Alice in Wonderland

Will Todd
Opera Holland Park
Holland Park

Alice in Wonderland Credit: Alex Brenner
Alice in Wonderland Credit: Alex Brenner

I must preface this review with a confession. I was unable to find a spare available child to take to Opera Holland Park’s family friendly Alice in Wonderland, and so enticed a like-minded adult with a girls' lunch out first.

After scoffing down burger and chips and profiteroles from the Castle Pub (very reasonably priced, delicious and conveniently just by Holland Park tube!) we arrived at the show rather replete. When handed a portable cushion with the explanation that there would be lots of moving around, I’m sure my stomach audibly groaned.

Despite all of this, Alice in Wonderland succeeded in charming us jaded adults, and judging by the smiles on the hordes of childrens faces it was a thumbs up from them too.

Will Todd’s jazzy composition has been such a hit at Holland Park, that this is the third summer that Alice in Wonderland has appeared on the Yucca Lawn. This year, the show will also transfer for a run at the Linbury Studio at ROH. To top it off, they have just released a CD of the opera on the Signum Classic’s label.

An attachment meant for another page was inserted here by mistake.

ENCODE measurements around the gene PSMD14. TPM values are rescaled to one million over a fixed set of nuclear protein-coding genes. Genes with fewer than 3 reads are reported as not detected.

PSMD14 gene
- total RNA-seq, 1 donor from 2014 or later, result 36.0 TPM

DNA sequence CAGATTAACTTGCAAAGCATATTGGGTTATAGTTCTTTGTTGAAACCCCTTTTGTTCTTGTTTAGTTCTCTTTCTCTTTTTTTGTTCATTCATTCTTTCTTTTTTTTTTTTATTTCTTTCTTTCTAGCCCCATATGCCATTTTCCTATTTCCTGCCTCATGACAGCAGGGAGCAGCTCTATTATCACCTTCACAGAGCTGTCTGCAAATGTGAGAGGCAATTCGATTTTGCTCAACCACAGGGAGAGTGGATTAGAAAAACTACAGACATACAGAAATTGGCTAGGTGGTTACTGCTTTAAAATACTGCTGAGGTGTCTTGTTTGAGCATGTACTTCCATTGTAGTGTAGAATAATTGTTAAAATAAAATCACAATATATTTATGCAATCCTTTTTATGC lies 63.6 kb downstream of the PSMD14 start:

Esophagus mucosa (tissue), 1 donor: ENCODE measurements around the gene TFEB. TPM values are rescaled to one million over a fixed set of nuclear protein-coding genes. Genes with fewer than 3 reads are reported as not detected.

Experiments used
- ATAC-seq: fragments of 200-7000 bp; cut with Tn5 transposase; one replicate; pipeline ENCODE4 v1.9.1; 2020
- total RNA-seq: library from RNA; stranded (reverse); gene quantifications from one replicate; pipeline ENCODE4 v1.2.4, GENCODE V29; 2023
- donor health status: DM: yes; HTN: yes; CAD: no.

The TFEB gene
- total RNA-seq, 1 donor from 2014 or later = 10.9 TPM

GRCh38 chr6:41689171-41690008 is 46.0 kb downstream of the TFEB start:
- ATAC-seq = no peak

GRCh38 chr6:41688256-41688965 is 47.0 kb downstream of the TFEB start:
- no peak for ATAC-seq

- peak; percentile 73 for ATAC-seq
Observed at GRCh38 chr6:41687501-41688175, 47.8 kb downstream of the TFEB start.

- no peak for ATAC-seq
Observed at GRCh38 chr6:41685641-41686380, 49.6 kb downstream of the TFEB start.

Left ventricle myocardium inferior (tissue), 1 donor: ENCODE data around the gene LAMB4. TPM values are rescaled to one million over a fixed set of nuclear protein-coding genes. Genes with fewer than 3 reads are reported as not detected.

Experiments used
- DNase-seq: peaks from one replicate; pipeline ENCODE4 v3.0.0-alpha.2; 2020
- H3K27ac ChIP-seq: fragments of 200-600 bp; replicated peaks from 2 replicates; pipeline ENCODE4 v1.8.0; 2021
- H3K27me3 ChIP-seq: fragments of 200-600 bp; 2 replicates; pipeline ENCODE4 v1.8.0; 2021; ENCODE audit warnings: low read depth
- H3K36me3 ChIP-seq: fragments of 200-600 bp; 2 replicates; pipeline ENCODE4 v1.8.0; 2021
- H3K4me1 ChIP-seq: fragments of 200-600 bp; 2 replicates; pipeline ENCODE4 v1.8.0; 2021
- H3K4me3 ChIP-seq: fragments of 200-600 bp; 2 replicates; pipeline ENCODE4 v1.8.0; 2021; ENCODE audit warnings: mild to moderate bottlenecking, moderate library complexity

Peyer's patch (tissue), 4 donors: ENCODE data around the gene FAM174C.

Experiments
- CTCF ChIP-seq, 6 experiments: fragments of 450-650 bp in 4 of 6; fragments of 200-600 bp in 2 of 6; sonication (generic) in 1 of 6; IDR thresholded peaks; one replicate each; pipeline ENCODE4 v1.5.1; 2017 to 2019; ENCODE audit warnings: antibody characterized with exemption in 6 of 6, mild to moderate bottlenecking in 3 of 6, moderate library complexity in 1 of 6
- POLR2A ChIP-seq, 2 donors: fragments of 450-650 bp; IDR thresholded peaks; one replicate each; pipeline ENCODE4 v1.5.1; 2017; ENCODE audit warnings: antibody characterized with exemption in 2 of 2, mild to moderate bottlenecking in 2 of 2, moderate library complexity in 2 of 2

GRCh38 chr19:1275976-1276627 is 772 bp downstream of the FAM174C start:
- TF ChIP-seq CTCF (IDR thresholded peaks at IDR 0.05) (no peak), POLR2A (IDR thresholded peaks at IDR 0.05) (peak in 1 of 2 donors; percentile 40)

The show succeeds in being delightfully amusing, visually enticing, and best of all displaying some excellent singing. Alice (Fflur Wyn) is certainly a name to watch out for; it’s a hard task to project well in the open air but she does so and succeeds in keeping a warm and beguiling tone. Other notable performers are Maud Millar (Duchess / Bottle), Samantha Price and Daisy Brown as Tweedle Dum and Tweedle Dee, and Victoria Simmonds (Mad Hatter / Mum).

It felt as if the cast had been delivering this excellently crafted piece of children's theatre for weeks already, so slick was the opening performance. Fflur Wyn was impressively unfazed by children calling for Alice to "Run Away!!".

The accompanying 11-piece orchestra, led by Matthew Waldren, delivers a tight, rhythmic performance, and Will Todd’s score certainly keeps the pace moving. Even the orchestra relocates as the action moves around four stages in the park, well judged to get little feet moving just before a young audience gets too fidgety.

This is a well-crafted piece of children’s theatre, complete with a cross-dressing pantomime dame character in the form of the Queen of Hearts. The libretto by Maggie Gottlieb is charming without being overly saccharine and sophisticated enough to amuse and entertain the adults too.

If you have a child, this is a wonderful introduction to musical storytelling, and you’ll have a lovely afternoon too. My only advice is: stick to a lighter lunch.

Reviewer: Louise Lewis